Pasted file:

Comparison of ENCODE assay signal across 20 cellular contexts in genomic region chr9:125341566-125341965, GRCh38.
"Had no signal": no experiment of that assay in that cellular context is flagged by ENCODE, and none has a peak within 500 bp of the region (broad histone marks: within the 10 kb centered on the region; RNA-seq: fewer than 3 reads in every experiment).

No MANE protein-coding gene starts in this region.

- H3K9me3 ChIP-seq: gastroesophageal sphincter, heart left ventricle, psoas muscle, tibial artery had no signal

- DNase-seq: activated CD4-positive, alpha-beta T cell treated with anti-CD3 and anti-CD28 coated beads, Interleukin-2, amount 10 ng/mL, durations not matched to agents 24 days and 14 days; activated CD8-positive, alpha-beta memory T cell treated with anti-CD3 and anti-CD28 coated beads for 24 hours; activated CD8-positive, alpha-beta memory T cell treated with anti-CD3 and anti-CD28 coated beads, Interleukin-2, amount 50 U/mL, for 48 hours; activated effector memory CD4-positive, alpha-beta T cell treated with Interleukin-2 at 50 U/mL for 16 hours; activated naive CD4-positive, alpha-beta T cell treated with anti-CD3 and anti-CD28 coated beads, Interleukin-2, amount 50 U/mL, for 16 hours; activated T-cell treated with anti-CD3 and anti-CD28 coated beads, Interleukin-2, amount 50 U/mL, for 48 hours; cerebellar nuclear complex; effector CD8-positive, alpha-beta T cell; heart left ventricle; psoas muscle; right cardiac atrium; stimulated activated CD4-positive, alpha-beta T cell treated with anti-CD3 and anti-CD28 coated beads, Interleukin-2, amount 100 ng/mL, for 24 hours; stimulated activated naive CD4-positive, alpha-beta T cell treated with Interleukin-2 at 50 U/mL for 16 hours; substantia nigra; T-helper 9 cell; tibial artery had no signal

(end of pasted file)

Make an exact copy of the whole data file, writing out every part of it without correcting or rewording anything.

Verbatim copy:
Comparison of ENCODE assay signal across 20 cellular contexts in genomic region chr9:125341566-125341965, GRCh38.
"Had no signal": no experiment of that assay in that cellular context is flagged by ENCODE, and none has a peak within 500 bp of the region (broad histone marks: within the 10 kb centered on the region; RNA-seq: fewer than 3 reads in every experiment).

No MANE protein-coding gene starts in this region.

- H3K9me3 ChIP-seq: gastroesophageal sphincter, heart left ventricle, psoas muscle, tibial artery had no signal

- DNase-seq: activated CD4-positive, alpha-beta T cell treated with anti-CD3 and anti-CD28 coated beads, Interleukin-2, amount 10 ng/mL, durations not matched to agents 24 days and 14 days; activated CD8-positive, alpha-beta memory T cell treated with anti-CD3 and anti-CD28 coated beads for 24 hours; activated CD8-positive, alpha-beta memory T cell treated with anti-CD3 and anti-CD28 coated beads, Interleukin-2, amount 50 U/mL, for 48 hours; activated effector memory CD4-positive, alpha-beta T cell treated with Interleukin-2 at 50 U/mL for 16 hours; activated naive CD4-positive, alpha-beta T cell treated with anti-CD3 and anti-CD28 coated beads, Interleukin-2, amount 50 U/mL, for 16 hours; activated T-cell treated with anti-CD3 and anti-CD28 coated beads, Interleukin-2, amount 50 U/mL, for 48 hours; cerebellar nuclear complex; effector CD8-positive, alpha-beta T cell; heart left ventricle; psoas muscle; right cardiac atrium; stimulated activated CD4-positive, alpha-beta T cell treated with anti-CD3 and anti-CD28 coated beads, Interleukin-2, amount 100 ng/mL, for 24 hours; stimulated activated naive CD4-positive, alpha-beta T cell treated with Interleukin-2 at 50 U/mL for 16 hours; substantia nigra; T-helper 9 cell; tibial artery had no signal